Catholic Worker Farm, Malboro NY. June 2012.


The Hudson rolls by to my right, dragging slowly like a needle round a record. That morning, Tom Cornell had written me to sit on the left side, where you could most closely watch the river race past for the two hour ride. “The Hudson River Valley beats the Rhine by a mile!” he wrote. 

At one in the afternoon the water is a matte shade of light gray, without a sun above to grant it gleaming facets. I squint, trying to see some sparkle, something I can remember, but the river is expressionless, a closed mouth.

Eventually sudden wisps of land appear--handfuls of green wishfully placed here and there flash by—trees wrapped in furry vines, arms of leaves twisted and twirled heavenward, all the way up, out and around branches until the entire tree is cozy inside of a warm web of green. These thick, stubby stalks, fat with rolls of foliage, remind me of the layered steeples of childhood sandcastles. “Just take a bit of wet sand like this,” my dad would say, as the pale mud would drip onto one of the castle’s outer walls, as if straight from his fingertips, until tiny towers found their finest point. “And let it run through your fingers… Just. Like. This.” It always took some time before a shape emerged. Many times even after a beautiful steeple seemed also strong and certain, it would fall and disappear into the ground. Those lopsided, swollen ones were those that remained, that guarded the heart of the castle. “It doesn’t have to look perfect,” he would say, as he pulled his hand away, slowly as if a butterfly had landed upon it.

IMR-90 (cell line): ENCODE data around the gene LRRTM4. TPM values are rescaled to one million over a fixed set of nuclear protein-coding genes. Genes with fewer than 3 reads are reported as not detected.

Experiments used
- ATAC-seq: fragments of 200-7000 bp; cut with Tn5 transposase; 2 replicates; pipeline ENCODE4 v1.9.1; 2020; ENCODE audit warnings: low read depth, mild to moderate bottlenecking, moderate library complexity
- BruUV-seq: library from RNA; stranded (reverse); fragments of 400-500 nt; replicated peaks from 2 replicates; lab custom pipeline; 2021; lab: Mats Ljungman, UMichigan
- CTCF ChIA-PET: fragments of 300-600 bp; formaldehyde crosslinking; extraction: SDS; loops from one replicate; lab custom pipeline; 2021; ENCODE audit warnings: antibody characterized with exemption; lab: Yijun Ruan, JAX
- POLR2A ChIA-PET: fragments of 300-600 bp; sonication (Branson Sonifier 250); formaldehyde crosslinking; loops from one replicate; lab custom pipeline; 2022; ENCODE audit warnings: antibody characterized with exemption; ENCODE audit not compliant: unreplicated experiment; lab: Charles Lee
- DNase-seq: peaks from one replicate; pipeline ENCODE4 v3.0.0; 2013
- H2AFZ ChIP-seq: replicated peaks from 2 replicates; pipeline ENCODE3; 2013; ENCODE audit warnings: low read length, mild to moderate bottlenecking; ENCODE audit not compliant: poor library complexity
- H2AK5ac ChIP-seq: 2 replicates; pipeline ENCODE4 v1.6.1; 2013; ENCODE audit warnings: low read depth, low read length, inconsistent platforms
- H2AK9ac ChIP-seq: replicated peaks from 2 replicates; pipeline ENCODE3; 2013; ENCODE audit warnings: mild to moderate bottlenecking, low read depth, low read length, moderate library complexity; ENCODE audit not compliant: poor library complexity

In between these moments of forest, a blanket of water remains still, silences the underground. A couple of days before, a psychic had told my sister that her sister would be doing some traveling: she would visit farms and shelters. “She has a lot of empathy,” my sister repeated, mimicking the woman pressing her hand hard to her heart, “and it will be a challenge for her. It will be harder than she thinks.” 

At the Peckskill stop, the sun blooms, flowers in fast motion, and drops petals of light below revealing the water, choppy and sharp edged as diamonds. Behind it, the mountains overlap, as one falls down into the next and up, up again; the rich, dark green fur of them is thick as sheep’s wool. The train is then, at once, so close to the water I feel it is just below my seat, that if I could open a window and reach down just a bit, my fingers would run through its flowing mane. 

Again a cloud awaits us just after we pull away from Beacon, a cloud that has turned the water a periwinkle, a pale purple smooth as milk. A bright ribbon of blue sky outlines the hills, and just above this glowing line a long dark cloud spills wide. I see, forehead pressed against the window, that rays of white are raining down from this cloud’s underbelly, illuminating the endless, elusive river below. Poughkeepsie will be the next stop, I hear, before a downfall silently booms.